I’m a lowland Scot, brought up in Dunbar and Edinburgh. When I went to Edinburgh College of Art in the 60s I met Mike Travis, and I was the singer in a group called The Seventh Sons. Mike was the drummer. We did Mose Allison, Georgie Fame, Little Milton songs. I also sang (again with Mike) in the Rod Manton jazz band – trumpet, tenor sax, piano, bass, drums, and me on vocals. Folk music passed me by.
In the 80s I heard Jim Reid and Rod Paterson on the radio one afternoon and my life changed. ‘Shy Geordie’ sung by Jim Reid, and ‘My Nanie O’ sung by Rod Paterson. I met Anne Combe and Fiona Forbes, and we formed Sangsters. We made a couple of Greentrax CDs, sang all over Scotland at clubs and festivals, got to go to Germany and Canada.
I started tutoring with the Scots Music Group in the late 90s, and in 2010 started working on the Inspire project. We worked in partnership with support charities to offer vulnerable people the opportunity to take part in music. It was one of the highlights of my working life and led me to make a recording of my own songs, Evenin’s Fa, in 2012.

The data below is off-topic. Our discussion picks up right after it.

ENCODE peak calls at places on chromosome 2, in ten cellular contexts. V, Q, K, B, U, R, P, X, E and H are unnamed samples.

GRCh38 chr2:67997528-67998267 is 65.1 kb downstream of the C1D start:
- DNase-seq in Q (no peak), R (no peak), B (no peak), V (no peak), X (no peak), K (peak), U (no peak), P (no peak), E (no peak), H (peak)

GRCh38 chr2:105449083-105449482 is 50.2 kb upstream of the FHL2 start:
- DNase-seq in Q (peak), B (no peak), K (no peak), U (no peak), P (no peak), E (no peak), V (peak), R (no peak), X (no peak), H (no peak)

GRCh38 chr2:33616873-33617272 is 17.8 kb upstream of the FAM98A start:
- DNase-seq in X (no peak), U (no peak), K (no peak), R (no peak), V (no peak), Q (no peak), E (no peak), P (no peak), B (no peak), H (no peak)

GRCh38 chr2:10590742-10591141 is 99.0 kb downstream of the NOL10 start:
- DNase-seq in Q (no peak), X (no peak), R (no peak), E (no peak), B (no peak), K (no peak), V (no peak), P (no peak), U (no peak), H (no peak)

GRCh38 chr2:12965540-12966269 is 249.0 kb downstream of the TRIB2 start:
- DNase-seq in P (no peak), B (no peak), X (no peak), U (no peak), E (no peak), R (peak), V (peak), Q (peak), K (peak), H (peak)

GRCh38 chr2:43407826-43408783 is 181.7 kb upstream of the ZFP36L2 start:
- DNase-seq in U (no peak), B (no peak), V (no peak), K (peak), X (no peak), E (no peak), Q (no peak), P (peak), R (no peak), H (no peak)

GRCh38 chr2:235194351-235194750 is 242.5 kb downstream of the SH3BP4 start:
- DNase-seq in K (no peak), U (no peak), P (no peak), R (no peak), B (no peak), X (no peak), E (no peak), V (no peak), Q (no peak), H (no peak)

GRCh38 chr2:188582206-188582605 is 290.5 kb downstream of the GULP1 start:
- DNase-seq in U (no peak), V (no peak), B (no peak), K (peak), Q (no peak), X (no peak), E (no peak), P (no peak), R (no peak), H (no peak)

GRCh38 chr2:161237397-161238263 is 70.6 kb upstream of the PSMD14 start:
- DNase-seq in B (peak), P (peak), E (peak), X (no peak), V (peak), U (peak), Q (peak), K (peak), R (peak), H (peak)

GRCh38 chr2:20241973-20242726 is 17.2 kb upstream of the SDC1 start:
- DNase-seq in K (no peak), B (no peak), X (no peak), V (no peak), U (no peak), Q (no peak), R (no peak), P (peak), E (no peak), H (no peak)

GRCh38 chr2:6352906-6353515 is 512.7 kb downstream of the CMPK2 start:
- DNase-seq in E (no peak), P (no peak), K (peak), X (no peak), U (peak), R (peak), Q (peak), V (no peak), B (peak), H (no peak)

I had a notion to record songs and tunes composed since then, some since lockdown, and decided to acknowledge both the days before I became a folky and our step mother, who was a fine pianist. Someone asked if I’d given up folk for jazz, and I replied that I identify as bi-musical.
My new album, There Was A Love, was recorded a few days after my 75th birthday – a fine way to celebrate. And I hope there will be another.